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Home > Health Library > Coronavirus (COVID-19) Symptom Checker
The coronavirus disease (COVID-19) is caused by a virus.
The virus can cause fever, cough, and trouble breathing. In severe cases, it can cause pneumonia and make it hard to breathe without help. It can cause death.
This virus spreads person-to-person through droplets from coughing, sneezing, breathing, and singing. It can also spread when you are close to someone who is infected.
The virus is diagnosed with a test that uses a swab of fluid from the nose or throat or sometimes saliva.
Most people who get sick from the virus can recover at home. Your doctor may have you take acetaminophen (Tylenol) or ibuprofen (Advil, Motrin) for a fever. Your doctor might have you to take medicine to help prevent serious illness. Treatment in the hospital for more serious cases includes support, such as help with breathing.
You can find the latest information from these sources:
Check your symptoms to decide if and when you should see a doctor.
Many things can affect how your body responds to a symptom and what kind of care you may need. These include:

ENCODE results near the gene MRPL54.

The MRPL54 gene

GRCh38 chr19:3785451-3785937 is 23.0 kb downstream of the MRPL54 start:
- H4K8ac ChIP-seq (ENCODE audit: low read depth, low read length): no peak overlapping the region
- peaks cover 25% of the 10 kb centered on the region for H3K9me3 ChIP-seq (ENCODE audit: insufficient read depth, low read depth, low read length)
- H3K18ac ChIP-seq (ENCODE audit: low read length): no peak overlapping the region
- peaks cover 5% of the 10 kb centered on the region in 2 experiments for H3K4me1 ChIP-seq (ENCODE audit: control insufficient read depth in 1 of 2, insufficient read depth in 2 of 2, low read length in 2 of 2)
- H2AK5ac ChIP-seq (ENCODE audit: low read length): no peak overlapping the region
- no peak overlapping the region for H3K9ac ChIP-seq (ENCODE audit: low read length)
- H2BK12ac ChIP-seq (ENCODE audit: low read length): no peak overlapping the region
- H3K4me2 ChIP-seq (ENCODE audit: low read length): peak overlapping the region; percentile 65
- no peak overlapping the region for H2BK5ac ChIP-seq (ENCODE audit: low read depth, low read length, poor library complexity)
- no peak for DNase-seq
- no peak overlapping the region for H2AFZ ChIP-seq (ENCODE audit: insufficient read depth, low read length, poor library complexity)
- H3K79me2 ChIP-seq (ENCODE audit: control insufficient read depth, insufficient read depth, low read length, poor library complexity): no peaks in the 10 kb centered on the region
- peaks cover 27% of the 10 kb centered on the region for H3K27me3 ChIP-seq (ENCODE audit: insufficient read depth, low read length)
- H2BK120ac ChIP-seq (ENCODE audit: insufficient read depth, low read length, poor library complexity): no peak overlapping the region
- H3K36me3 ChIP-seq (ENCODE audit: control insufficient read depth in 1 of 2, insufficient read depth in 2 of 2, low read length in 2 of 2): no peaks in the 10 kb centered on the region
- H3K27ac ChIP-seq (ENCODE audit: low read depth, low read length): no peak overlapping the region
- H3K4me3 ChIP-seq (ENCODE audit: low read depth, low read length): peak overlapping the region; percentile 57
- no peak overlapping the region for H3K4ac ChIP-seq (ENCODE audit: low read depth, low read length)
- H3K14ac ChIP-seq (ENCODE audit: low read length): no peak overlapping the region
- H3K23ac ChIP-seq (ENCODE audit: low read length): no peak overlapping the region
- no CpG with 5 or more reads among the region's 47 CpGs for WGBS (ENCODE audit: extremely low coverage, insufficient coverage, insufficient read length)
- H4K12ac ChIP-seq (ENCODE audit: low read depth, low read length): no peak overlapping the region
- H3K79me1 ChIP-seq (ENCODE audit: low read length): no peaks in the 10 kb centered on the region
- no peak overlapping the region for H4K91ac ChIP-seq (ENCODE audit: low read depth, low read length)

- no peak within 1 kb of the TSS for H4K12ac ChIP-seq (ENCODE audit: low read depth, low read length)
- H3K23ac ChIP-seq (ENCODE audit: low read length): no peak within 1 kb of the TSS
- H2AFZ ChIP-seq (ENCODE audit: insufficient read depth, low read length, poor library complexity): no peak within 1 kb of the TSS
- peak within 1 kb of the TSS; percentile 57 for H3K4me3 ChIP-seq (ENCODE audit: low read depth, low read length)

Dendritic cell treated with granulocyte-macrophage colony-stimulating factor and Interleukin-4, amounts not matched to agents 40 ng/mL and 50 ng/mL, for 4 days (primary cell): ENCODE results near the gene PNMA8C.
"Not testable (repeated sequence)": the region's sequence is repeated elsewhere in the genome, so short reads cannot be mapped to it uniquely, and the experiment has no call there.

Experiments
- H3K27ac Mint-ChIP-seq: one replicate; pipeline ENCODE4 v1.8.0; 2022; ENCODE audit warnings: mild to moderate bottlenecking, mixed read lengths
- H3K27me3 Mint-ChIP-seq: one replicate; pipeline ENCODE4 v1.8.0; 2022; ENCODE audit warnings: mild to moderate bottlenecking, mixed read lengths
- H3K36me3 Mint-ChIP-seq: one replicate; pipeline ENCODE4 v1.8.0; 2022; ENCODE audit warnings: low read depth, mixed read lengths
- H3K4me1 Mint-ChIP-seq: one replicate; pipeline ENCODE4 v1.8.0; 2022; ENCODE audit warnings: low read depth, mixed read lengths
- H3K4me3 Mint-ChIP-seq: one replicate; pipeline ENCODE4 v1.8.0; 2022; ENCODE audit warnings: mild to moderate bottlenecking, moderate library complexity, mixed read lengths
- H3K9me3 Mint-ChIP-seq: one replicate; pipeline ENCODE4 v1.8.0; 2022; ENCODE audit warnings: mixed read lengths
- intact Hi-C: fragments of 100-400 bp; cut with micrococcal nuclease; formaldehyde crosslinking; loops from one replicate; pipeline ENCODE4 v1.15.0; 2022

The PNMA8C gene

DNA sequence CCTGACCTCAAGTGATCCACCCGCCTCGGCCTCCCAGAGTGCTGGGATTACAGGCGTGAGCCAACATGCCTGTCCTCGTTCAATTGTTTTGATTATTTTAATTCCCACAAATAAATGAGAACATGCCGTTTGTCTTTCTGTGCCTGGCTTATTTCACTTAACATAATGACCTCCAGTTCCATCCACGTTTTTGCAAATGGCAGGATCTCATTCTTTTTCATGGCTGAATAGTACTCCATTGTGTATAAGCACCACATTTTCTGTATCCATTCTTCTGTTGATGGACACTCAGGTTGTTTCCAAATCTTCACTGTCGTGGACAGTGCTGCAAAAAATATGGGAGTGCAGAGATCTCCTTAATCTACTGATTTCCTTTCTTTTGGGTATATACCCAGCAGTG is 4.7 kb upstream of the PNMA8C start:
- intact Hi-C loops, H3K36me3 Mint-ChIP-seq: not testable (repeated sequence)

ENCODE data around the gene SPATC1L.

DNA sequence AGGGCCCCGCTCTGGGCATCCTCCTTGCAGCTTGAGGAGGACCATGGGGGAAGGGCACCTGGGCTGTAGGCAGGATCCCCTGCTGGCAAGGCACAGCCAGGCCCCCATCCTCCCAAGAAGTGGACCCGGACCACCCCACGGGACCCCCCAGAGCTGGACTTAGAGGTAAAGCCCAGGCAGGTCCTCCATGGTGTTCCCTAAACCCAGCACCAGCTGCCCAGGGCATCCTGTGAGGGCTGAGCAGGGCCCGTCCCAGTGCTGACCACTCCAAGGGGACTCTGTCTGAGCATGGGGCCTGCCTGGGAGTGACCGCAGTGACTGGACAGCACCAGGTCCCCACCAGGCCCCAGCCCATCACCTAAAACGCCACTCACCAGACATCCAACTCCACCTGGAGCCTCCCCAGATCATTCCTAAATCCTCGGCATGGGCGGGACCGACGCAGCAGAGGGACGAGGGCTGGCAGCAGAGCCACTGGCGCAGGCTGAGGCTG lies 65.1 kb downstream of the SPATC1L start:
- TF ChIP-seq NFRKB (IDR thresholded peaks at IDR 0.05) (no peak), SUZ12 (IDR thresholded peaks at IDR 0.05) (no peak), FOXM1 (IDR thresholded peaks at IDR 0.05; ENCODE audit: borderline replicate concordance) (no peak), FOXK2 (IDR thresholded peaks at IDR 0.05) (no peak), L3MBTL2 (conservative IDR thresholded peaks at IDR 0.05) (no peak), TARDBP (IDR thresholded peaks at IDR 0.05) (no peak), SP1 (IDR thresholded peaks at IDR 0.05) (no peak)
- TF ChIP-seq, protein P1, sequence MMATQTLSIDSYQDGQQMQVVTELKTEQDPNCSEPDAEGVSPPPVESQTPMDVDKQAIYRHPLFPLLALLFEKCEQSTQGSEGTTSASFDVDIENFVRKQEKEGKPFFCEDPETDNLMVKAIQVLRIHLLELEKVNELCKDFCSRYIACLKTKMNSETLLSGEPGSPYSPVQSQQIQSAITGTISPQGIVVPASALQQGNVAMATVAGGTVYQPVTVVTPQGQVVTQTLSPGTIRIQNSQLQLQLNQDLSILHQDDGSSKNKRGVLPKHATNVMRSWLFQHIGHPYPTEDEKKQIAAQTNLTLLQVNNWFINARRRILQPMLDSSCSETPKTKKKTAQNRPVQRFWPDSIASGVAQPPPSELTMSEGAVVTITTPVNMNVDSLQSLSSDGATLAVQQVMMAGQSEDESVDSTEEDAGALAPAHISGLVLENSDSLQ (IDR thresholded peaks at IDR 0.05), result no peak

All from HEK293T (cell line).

You have answered all the questions. Based on your answers, you may be able to take care of this problem at home.
There are many high-risk health problems that can make a COVID-19 illness more serious. And as experts learn more about COVID-19, more health problems or conditions may be added to the list.
High-risk health problems may include:
Symptoms of COVID-19 may include:
Children and teens may also have a stomachache or belly pain and may not feel like eating.
Your risk of exposure to COVID-19 is based partly on who you have been in close contact with.
Close contact with people who have COVID-19 means:
Note: Even if you're fully vaccinated, there's still a small chance you can get and spread COVID-19. Talk to your doctor if you've had close contact with someone who has symptoms or a positive test for COVID-19. You may need a COVID-19 test. Wear a mask in public areas until you know for sure you do not have COVID-19.
Serious symptoms may include:
Symptoms of MIS-C (multisystem inflammatory syndrome in children) may affect children and teens younger than 21 years old.